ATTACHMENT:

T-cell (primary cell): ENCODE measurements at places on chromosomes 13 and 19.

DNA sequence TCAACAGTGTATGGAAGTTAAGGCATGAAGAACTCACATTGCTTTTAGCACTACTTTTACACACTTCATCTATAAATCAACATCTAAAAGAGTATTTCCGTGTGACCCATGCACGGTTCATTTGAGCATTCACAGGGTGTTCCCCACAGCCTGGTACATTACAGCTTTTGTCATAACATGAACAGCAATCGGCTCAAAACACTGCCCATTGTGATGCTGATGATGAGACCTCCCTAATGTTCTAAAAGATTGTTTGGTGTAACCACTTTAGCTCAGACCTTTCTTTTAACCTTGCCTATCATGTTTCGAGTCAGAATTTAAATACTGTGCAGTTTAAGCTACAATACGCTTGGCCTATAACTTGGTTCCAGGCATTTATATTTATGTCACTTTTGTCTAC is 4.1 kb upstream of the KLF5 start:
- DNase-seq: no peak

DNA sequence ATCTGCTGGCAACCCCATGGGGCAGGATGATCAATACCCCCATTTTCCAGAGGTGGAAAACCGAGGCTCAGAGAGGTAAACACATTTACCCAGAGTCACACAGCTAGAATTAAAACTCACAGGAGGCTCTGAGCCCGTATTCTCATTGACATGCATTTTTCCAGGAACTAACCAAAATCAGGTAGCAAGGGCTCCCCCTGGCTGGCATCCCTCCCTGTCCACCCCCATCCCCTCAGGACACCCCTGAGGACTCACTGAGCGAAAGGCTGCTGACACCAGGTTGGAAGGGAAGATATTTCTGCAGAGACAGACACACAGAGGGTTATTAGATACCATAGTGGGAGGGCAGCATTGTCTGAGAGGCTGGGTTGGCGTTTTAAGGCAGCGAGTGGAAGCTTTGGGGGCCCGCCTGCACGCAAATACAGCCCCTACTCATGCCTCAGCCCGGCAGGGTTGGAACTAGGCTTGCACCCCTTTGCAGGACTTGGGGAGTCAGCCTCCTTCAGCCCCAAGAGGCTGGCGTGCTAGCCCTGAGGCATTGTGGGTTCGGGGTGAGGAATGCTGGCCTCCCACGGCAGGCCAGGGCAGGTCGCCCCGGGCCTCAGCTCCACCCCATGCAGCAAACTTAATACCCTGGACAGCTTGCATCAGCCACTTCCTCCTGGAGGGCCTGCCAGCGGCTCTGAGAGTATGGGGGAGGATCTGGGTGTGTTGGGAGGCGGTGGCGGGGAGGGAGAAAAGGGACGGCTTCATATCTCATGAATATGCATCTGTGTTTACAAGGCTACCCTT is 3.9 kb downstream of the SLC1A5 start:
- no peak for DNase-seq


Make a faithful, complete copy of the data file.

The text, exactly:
T-cell (primary cell): ENCODE measurements at places on chromosomes 13 and 19.

DNA sequence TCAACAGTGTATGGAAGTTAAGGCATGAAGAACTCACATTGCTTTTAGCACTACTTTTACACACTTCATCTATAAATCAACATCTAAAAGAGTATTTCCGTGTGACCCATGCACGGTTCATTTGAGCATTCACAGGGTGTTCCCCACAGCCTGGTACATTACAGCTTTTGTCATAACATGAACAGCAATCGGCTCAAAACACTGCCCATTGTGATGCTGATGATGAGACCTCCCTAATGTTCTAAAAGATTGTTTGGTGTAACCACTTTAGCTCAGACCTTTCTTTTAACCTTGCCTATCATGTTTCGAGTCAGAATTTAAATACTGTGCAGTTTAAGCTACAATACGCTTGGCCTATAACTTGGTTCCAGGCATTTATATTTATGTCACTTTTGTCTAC is 4.1 kb upstream of the KLF5 start:
- DNase-seq: no peak

DNA sequence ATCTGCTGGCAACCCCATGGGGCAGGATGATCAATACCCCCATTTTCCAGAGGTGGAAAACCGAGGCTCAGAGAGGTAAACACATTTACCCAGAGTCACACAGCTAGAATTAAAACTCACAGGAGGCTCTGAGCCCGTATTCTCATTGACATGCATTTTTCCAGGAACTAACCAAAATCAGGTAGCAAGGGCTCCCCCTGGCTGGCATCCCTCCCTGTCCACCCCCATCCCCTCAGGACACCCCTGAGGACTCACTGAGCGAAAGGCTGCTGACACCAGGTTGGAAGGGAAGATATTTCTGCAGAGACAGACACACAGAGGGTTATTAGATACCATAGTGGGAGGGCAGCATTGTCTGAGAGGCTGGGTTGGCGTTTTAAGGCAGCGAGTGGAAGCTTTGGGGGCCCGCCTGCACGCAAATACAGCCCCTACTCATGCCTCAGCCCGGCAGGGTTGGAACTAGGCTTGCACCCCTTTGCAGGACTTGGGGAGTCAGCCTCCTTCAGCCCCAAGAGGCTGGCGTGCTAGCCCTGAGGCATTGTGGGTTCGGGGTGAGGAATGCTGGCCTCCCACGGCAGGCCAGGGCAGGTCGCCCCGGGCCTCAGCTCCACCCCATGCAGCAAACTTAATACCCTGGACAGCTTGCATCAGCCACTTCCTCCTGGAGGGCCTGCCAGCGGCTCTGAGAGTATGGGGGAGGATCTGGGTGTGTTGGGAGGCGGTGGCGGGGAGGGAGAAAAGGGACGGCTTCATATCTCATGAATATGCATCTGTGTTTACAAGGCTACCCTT is 3.9 kb downstream of the SLC1A5 start:
- no peak for DNase-seq